2. Print out your responses to our Questionnaire for Art History Majors (also available in the Art History Department Office, 232 Elvehjem.)

3. Pick up a Major Declaration Form from the Dept. Office (or download it here). Fill out the top part of the form, and sign. PLEASE LIST ALL OTHER MAJORS. (* Non-L&S students, see important note below)

If you are declaring honors in the major, a separate form will be needed. You may pick this form up from the Dept. Office.

4. Pick up the appropriate checklist (StandardAsian OptionHonors) from the department office, or print from this Web page.

Bring all of the above and meet with the Academic Advisor. Incomplete materials will not be accepted. If you cannot make it in during the listed office hours, please e-mail or call your advisor to make an appointment to meet at another time.  Academic Advisor–Teddy Kaul (ejkaul@wisc.edu)

Important Information for Non-L&S Students:

  • If you wish to switch into the College of Letters & Science from another school/college in order to pursue a BA/BS in Art History, please make an appointment at 70 Bascom Hall (L&S Student Academic Affairs) to attend the brief workshop that will transfer you into the College. You may file your major declaration before you do the transfer workshop, but make sure they know that you have done so.
  • If you are a non-L&S student wanting to double major, you need to take a copy of your declaration form to your “home” department (after you bring all declaration materials to our department.) Letters and Science will not process your declaration until it receives the go-ahead from your department/school.

UNDERGRADUATE HANDBOOK

Please click here for the Undergraduate Handbook.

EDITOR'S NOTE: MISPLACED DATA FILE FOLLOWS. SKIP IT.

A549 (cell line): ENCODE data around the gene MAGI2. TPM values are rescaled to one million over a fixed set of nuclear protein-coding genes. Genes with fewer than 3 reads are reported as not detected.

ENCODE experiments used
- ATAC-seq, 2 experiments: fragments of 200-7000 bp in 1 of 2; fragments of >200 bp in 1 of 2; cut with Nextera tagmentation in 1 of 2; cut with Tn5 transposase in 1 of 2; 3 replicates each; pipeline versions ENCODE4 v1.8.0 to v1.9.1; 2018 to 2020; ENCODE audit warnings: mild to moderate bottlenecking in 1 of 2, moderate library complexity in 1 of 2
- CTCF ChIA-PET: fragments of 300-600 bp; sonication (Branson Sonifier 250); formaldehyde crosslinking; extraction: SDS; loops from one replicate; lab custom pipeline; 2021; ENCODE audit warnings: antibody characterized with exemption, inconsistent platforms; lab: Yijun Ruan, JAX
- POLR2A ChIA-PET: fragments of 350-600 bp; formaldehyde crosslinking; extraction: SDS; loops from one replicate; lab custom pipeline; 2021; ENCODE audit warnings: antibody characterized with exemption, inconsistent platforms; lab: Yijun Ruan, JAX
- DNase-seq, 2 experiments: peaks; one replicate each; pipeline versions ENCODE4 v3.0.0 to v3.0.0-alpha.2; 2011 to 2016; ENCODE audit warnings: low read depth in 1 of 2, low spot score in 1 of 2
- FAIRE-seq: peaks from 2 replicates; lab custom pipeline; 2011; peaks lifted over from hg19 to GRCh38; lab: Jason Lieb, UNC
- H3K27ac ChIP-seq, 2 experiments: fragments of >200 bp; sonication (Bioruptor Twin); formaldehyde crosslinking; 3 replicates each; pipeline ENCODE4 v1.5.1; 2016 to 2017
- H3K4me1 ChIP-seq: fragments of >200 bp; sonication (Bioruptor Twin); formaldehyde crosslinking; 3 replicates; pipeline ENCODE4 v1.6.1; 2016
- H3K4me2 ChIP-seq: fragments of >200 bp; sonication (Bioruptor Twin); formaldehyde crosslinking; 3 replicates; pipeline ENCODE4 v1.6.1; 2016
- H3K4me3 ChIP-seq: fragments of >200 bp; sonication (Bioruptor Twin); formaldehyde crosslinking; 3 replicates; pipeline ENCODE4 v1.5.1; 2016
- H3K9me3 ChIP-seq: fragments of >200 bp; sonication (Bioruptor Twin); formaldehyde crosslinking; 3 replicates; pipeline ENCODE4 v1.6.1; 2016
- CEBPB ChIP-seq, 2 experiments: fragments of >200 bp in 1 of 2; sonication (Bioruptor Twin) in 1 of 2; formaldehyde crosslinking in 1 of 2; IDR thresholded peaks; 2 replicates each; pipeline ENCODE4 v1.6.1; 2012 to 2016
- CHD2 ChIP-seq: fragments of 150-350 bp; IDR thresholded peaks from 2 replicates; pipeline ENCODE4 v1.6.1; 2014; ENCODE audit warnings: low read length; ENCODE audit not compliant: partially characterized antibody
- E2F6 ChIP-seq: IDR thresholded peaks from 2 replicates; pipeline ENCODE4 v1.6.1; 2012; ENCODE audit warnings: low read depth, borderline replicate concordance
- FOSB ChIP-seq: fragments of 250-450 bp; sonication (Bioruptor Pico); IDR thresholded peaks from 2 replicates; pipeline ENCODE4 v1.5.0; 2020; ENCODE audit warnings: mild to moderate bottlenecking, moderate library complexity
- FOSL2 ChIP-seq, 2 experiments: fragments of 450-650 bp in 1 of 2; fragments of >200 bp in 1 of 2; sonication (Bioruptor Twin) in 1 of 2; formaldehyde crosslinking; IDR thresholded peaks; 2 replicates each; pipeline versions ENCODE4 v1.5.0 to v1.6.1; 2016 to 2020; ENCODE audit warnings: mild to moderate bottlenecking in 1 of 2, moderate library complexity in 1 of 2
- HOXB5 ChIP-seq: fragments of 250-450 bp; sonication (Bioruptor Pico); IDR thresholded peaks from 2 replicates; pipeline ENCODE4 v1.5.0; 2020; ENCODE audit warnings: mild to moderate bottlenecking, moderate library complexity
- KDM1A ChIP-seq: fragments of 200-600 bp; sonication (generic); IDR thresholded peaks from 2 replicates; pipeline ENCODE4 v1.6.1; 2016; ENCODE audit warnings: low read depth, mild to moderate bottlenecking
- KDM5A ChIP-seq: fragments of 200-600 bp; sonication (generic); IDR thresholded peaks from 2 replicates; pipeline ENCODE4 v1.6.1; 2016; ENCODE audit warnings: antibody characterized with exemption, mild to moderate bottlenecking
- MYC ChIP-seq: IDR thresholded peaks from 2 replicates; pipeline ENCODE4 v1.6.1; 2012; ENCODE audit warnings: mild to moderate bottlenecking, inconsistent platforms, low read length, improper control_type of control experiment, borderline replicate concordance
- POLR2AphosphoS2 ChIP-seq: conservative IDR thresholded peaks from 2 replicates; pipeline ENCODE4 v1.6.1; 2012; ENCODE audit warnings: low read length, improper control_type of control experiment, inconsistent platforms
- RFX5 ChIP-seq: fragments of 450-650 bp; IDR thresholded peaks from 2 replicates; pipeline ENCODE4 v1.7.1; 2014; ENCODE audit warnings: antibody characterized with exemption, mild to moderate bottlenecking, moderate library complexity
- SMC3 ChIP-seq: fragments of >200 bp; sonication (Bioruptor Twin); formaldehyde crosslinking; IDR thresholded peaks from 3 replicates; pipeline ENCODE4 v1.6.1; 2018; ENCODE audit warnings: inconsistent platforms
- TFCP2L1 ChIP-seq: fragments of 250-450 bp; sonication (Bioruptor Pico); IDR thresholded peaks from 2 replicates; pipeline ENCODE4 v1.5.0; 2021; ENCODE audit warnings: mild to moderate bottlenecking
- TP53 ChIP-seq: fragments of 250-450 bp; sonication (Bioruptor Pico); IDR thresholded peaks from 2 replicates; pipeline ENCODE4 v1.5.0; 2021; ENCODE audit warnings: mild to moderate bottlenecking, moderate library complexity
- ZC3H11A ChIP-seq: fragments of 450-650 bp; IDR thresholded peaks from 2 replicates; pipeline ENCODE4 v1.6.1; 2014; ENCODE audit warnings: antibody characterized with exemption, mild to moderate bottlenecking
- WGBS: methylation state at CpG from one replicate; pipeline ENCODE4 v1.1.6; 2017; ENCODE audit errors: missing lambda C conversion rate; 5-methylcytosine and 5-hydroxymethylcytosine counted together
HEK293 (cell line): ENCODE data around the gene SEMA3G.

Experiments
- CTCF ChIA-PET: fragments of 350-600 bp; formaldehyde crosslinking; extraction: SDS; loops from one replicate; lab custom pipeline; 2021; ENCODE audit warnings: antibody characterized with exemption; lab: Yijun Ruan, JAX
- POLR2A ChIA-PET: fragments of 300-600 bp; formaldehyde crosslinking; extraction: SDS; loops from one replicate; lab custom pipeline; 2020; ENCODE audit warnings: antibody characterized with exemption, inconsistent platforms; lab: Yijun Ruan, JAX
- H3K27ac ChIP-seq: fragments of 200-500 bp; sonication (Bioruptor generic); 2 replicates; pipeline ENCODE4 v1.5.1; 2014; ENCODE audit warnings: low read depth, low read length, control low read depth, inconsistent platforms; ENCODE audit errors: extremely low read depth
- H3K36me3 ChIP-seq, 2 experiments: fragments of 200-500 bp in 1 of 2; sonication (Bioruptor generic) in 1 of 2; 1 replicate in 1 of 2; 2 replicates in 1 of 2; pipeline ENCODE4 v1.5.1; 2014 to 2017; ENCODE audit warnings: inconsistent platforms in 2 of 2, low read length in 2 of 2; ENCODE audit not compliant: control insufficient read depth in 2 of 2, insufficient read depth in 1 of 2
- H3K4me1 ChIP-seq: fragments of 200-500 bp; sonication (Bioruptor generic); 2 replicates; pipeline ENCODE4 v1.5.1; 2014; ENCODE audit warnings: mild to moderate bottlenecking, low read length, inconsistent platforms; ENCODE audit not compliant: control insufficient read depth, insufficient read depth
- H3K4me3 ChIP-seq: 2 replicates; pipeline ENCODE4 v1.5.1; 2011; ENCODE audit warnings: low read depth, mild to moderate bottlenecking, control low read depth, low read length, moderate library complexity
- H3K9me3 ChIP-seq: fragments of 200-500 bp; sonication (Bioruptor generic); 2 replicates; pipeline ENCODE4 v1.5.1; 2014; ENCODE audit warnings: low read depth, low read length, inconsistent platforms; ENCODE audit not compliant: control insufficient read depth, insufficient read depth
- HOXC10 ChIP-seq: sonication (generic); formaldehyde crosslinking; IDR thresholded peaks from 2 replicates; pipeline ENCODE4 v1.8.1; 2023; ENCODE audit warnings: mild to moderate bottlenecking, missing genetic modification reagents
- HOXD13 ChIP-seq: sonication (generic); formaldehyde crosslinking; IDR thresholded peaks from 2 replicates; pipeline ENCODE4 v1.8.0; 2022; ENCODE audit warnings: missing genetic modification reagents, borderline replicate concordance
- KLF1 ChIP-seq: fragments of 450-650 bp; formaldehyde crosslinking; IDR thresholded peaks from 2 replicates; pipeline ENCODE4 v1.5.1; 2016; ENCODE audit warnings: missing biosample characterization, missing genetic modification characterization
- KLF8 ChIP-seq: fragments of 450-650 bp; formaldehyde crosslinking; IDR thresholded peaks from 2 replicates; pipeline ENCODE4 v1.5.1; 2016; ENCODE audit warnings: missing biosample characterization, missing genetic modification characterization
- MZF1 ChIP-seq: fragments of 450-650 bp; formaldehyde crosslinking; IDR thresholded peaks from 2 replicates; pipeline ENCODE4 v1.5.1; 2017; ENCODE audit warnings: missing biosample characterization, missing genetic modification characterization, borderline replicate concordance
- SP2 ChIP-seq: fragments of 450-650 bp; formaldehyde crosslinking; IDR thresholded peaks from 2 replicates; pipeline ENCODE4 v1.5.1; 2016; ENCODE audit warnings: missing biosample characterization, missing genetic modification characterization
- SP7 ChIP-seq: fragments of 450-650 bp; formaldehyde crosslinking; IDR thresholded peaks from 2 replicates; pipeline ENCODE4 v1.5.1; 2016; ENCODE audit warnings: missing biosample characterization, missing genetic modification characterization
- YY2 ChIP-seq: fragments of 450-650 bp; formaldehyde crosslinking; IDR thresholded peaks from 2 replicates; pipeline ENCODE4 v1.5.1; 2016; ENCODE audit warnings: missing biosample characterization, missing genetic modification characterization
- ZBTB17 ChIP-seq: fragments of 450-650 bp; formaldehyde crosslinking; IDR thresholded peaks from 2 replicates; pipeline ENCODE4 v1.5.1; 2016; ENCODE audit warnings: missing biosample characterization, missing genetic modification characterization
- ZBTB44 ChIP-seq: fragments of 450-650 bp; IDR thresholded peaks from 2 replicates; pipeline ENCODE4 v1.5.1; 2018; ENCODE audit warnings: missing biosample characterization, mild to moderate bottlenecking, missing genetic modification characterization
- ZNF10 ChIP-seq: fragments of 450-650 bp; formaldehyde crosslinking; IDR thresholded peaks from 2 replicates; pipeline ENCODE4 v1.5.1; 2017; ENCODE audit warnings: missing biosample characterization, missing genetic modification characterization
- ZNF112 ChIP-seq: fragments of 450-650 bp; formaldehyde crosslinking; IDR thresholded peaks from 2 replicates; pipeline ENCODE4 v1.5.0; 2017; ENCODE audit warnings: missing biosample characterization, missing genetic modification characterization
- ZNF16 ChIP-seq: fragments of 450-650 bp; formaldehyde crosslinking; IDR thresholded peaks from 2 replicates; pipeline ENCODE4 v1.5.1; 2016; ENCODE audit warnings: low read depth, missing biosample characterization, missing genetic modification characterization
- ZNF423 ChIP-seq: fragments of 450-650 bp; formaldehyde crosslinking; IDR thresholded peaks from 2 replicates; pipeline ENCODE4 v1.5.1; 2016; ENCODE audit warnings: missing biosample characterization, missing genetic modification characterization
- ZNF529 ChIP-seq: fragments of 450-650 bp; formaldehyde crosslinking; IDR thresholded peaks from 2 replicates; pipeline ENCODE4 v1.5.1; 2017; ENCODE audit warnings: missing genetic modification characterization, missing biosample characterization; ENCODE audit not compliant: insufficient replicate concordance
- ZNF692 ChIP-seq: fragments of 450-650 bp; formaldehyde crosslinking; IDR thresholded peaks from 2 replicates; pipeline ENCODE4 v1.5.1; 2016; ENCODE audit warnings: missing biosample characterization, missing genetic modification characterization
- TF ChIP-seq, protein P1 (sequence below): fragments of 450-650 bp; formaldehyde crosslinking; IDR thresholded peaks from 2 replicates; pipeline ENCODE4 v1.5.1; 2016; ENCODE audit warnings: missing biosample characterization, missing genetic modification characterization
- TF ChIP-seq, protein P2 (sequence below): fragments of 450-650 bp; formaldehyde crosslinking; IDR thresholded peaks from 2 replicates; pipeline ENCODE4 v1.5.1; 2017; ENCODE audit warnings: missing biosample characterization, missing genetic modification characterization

ART HISTORY UNDERGRADUATE PRIZES

The Art History Department is proud to award three student prizes each year.

Deadline for submissions: 11:59 p.m. Friday, April 19, 2019

Submit essay and any required statements to Teddy Kaul at ejkaul@wisc.edu

WARFIELD FAMILY ART HISTORY ESSAY PRIZE

The art history essay prize goes to the paper that best demonstrates high standards of writing, research, creativity, and argumentation. Any paper written for an art history class between Spring 2018 – Spring 2019 (current semester) is eligible. (If you have a writing sample from an earlier semester you are interested in submitting please contact Teddy Kaul ejkaul@wisc.edu to explain situation).

Paper length should be between 8-15 pages, not including bibliography and images. (More specifically, you can submit a paper longer than 15 pages so long as the writing portion of the paper is 15 pages or fewer. The bibliography, images, etc. can extend the paper beyond the 15 page limit.)

Non-majors may apply. Submit essay along with your name, year, major(s), and contact information.

JOSEPH RUZICKA AND SUSAN FANCHER ART HISTORY LEADERSHIP AWARD

The Art History Leadership prize is awarded to the graduating senior major who has shown the greatest commitment to the art history department through creating community, promoting our programs, and demonstrating good citizenship as well as innovative thinking and potential for future scholarly excellence.

To apply to this award, please submit a letter of support from the art history academic advisor; a letter from your faculty advisor; a resume; and a two-part statement about 1) your understanding of the value of art history in an undergraduate education as well as 2) how you in particular have contributed to the field of art history (or visual or material culture) and to the UW art history department.

ART HISTORY SENIOR HONORS THESIS PRIZE  

The Senior Honors Thesis Prize is awarded to Art History majors whose senior thesis project demonstrates extensive research, original argument, and creative thinking.  Advisors nominate candidates to apply.  To be eligible, students must be Art History majors enrolled in at least three (3) credits of Honors Thesis Directed Study (AH681/AH682) with a minimum 3.5 cumulative GPA. In order to apply, please submit your essay with a letter of recommendation from your senior thesis advisor by the 20 April deadline.

Review of applications and grant selection will be conducted by the Art History Department Curriculum Committee.

Watch our students talk about how they ended up choosing to major in art history, their favorite courses, and the skills they developed as art historians.

HOW DID YOU CHOOSE TO MAJOR IN ART HISTORY?

WHAT WERE YOUR FAVORITE CLASSES? WHAT DID YOU TAKE AWAY?

WHAT SKILLS DID YOU DEVELOP AS AN ART HISTORIAN?